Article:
Nepal President Leaves for India

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Tylene Buck during 2006 AVN Awards - Arrivals and Backstage at The Venetian Hotel in Las Vegas, Nevada, United States. (Photo by Jon Kopaloff/FilmMagic)

Kathmandu : Nepal President Bidya Devi Bhandari left for India today on her first foreign visit, during which she will hold talks with the top Indian leadership to strengthen bilateral ties.

She left for New Delhi in a special Nepal Airlines flight from the Tribhuvan International Airport in Kathmandu. The TIA had yesterday announced a 35-minute flight restriction from 10:30am to 11:05am local time for security reasons.

Nepal government has announced a public holiday today to mark her visit. As per custom, public holidays are announced in Nepal whenever the head of the state embarks on an official foreign visit.

April 22, when she returns home, will also be a public holiday in Nepal.

She is visiting India at the invitation of President Pranab Mukherjee and will stay at the Rashtrapati Bhawan.

It will be Bhandari’s first official visit abroad after assuming the office in October 2015. A high-level delegation comprising several ministers and MPs is accompanying her.

In the past six months, there have been several high- level visits between Nepal and India. Nepal Prime Minister ‘Prachanda’ visited India twice – in September and October – and President Mukherjee visited Kathmandu in November.

Bhandari, 55, was scheduled to visit India in May last year, but the trip was cancelled after the then Cabinet did not endorse her visit programme, citing lack of preparations on the part of the government.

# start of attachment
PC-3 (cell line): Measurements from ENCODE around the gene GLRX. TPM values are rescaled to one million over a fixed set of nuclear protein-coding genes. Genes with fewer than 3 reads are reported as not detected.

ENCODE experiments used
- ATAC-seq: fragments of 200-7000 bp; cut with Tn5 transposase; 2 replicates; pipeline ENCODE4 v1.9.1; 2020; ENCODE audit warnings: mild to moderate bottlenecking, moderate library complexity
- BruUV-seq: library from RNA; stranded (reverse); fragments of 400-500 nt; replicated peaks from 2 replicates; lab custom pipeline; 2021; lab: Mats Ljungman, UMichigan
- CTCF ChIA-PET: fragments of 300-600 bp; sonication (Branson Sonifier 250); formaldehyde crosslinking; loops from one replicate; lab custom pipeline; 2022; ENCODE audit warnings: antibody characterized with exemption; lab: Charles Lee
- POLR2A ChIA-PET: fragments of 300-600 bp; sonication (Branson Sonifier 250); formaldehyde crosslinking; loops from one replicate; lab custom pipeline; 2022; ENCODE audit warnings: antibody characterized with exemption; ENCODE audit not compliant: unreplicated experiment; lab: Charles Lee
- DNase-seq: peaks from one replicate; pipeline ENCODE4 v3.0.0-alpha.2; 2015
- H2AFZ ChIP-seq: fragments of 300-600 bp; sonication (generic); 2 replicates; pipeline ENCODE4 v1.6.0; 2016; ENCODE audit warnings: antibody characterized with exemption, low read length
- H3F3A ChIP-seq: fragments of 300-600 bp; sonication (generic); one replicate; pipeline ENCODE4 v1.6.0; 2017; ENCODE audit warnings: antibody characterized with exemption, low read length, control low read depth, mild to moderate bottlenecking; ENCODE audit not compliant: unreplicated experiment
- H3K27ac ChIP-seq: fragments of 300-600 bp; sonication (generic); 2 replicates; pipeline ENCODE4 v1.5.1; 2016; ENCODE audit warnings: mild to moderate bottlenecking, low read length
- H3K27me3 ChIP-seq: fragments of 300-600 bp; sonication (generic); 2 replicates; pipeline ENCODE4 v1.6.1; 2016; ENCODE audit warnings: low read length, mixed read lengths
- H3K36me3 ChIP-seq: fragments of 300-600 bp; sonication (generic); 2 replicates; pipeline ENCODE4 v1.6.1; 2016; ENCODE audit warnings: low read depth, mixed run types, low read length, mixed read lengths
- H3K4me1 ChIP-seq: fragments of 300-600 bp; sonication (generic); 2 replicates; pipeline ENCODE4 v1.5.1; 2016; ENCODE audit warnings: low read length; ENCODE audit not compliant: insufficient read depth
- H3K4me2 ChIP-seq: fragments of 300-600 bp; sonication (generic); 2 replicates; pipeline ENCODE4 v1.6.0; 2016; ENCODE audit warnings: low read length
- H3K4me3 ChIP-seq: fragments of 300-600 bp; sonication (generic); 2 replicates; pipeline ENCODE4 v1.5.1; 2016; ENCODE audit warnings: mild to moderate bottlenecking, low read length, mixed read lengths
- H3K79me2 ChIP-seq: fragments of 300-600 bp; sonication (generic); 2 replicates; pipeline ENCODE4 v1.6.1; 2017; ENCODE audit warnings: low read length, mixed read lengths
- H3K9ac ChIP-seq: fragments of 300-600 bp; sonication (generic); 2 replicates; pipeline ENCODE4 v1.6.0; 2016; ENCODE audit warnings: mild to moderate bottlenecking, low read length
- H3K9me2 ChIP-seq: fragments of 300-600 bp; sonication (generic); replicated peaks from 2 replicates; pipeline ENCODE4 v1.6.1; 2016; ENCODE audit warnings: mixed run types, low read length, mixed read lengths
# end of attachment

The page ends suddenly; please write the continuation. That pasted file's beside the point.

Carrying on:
In India, she will hold talks with President Mukherjee and Prime Minister Narendra Modi tomorrow, exploring ways to expand cooperation between the two neighbours whose ties were strained over the agitation by the Madhesi community last year.

Vice President Hamid Ansari, External Affairs Minister Sushma Swaraj, Home Minister Rajnath Singh and Finance Minister Arun Jaitley will also call on the Nepal president.

The bilateral ties between the two countries faced turbulence last year due to the Madhesi agitation and the subsequent blockade of border trading points which halted the supply of essential goods to landlocked Nepal from India.

Madhesis, mostly of Indian-origin, had been demanding that the new Constitution be amended to include their concerns about adequate political representation and redrawing of federal boundaries.

MEA’s Joint Secretary (North) Sudhakar Dalela said in New Delhi yesterday that Bhandari’s visit will reflect the priority that India attaches to strengthen the “age-old and unique partnership with Nepal, shared cultural and historical linkages, and strong people-to-people relationship.”

Tomorrow, she will attend a business event organised by industry chambers CII, FICCI and ASSOCHAM. She is also scheduled to visit Gujarat and Odisha and pay obeisance at temples of Dwarka, Somnath and Puri.